You may be familiar with these tools from your video post-processing experience, but if you are not shooting in one of the Cinema RAW formats, your ability to alter after the shoot is limited. Why not see what’s happening while you are shooting so you can adjust and correct while you are on set or on-site?
A very strong trend among serious videographers is to shoot in LOG format. LOG formats are specific to the camera and sensor, and some cameras, such as Sony can offer multiple LOG options. The beauty of shooting in LOG is massive dynamic range is available to whomever does the colour correction work in post-processing. A good colourist can make or break your video. Fortunately, there are post-processing editors such as DaVinci Resolve that bring Hollywood level colour tools to the home or small studio computer. The single user version of DaVinci Resolve is free. If you are editing and have not tried Resolve, you are missing out on one of the most highly rated and professionally used colour tools out there.
The thing to remember is that when you shoot in LOG, everything looks very flat and without contrast. Thus, you want your field HDMI monitor to be able to locally support LUTs. A LUT, or Look Up Table, provides a quick colour correction to the log footage to give an idea of what a finished project might look like. Different LUTs provide different looks. If you’ve ever watched TV or a movie, you have seen LUTs and may even have known that you were seeing one. A field HDMI monitor should support LUTs, probably have some common ones built in, and also allow for the loading of custom LUTs to the display.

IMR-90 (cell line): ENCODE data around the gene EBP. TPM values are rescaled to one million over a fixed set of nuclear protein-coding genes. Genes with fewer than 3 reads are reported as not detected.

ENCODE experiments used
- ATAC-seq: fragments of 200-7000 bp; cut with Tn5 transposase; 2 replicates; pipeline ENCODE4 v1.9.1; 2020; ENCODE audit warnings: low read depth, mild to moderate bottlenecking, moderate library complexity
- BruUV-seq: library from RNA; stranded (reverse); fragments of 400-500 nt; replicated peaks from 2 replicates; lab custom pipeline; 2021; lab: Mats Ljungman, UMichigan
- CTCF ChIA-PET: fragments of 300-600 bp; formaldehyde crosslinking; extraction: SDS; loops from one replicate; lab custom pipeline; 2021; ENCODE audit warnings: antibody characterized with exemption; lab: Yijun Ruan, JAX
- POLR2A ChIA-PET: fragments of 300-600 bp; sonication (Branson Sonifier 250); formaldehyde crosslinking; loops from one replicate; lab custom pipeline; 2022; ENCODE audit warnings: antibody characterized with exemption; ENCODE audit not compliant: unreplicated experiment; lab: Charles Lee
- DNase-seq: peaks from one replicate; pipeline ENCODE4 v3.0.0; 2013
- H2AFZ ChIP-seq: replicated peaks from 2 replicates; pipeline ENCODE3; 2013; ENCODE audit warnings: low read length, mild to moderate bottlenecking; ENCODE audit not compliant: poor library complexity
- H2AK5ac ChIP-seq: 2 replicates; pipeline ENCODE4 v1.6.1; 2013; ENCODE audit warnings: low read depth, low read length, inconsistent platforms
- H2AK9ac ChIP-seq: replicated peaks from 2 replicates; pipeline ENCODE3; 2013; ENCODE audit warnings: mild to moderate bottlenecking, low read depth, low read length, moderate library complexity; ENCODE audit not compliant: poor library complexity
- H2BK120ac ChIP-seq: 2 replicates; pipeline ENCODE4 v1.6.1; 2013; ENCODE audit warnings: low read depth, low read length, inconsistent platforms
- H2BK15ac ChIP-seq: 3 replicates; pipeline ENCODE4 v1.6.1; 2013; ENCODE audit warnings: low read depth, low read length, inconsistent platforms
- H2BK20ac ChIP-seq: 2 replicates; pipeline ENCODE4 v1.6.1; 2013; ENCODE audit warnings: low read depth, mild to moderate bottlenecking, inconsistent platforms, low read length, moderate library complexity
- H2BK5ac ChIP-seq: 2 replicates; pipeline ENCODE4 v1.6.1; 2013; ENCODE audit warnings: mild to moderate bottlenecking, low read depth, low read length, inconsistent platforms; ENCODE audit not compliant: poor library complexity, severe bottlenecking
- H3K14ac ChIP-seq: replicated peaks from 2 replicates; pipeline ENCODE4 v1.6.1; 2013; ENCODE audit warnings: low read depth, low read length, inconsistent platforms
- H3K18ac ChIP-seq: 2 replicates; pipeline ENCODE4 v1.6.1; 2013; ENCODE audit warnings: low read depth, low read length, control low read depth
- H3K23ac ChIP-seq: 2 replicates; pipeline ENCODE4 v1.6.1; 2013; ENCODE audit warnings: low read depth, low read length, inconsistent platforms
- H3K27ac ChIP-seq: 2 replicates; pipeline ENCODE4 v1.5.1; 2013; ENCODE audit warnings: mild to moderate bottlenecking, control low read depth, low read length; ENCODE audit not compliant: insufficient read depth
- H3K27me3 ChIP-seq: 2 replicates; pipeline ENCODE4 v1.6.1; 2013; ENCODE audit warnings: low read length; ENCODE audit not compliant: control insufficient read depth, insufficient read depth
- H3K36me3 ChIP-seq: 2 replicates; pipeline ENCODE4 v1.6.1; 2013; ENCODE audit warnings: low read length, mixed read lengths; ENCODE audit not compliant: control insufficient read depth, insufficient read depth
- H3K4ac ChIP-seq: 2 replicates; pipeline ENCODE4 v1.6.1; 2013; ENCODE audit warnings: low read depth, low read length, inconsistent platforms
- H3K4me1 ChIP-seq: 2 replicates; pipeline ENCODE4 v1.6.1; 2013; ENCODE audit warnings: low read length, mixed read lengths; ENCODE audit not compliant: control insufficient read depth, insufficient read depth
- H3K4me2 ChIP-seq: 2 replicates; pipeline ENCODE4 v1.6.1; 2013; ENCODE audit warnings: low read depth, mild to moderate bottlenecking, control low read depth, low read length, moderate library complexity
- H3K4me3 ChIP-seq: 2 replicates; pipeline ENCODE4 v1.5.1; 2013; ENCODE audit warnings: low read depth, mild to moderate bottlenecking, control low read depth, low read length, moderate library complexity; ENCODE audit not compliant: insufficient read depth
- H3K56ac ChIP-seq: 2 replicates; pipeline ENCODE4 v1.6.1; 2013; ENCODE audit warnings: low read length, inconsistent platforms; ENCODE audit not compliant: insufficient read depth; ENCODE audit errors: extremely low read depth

Sounds Complicated—What Do I Buy?
A few years ago, a colleague in Chicago, told me that I was missing out if I was not using field HDMI monitors from SmallHD. I had an investment in a field monitor at the time and was not in the position to replace it, despite that dollar for dollar, the SmallHD units sounded a lot more useful.
Figure 2: SmallHD FOCUS on mount with accessory microphone
The SmallHD FOCUS can be bought to use the big NP-F970 Sony batteries, or the smaller batteries used in Canon and Nikon cameras. Carrying extra batteries is a pain, and I already had a number of the big Sony batteries for a different field monitor as well as for some LED lights. I have the SmallHD FOCUS. The SmallHD FOCUS comes with a hot shoe mount frame to make it easy to mount the tilting display to the camera. Since it is tapped on three edges for ¼”–20, I could also mount it to a camera cage where I needed the Field Monitor and an external microphone and focus assist light. The mount included with the unit includes an additional cold shoe to hold an on-camera microphone such as a RØDE Stereo VideoMic.
The SmallHD FOCUS is lightweight and driven by a super intuitive touch screen interface. It’s fast to use, great on battery life and bright enough to use in the sun. There is a sun shade available for it, and I would recommend that be added as it’s only about $28 CAD. It does not come with batteries, but these are readily available.
Figure 3: Benefits of a large flexible position display
All the things that are issues with the LCD are completely addressed with the SmallHD FOCUS. The tools are superb, the LUT support is fabulous, the Waveform and other meters are extremely fast, and everything is turned on or off with a tap of the touch screen. It’s absolutely the best small field monitor that I have ever used and at about $650 CAD for the 5″ touch screen version, in my opinion, a superb value.
I have placed all my attention so far on cameras that use HDMI out. If however, your camera uses only SDI out, there is a low cost alternative as well. The Lilliput Q5 gives you both HDMI and SDI inputs in a very nice little field monitor. I have not had hands-on experience with the Lilliput line to the level that I have with SmallHD, but it looks like a terrific companion to an SDI out pro camera.
The question is not whether you can get by without an HDMI Field Monitor but why you would consider going without. I promise that once you try one of these SmallHD FOCUS field monitors you will wonder how you got good looking video before. If you are frustrated with your focus being off, or your exposures needing work or the colour not being right, save time right now and see your Henry’s professional or go to www.henrys.com and get yourself a SmallHD FOCUS.
If you have questions about this or any other subject, please leave a comment below.
Until next time, peace.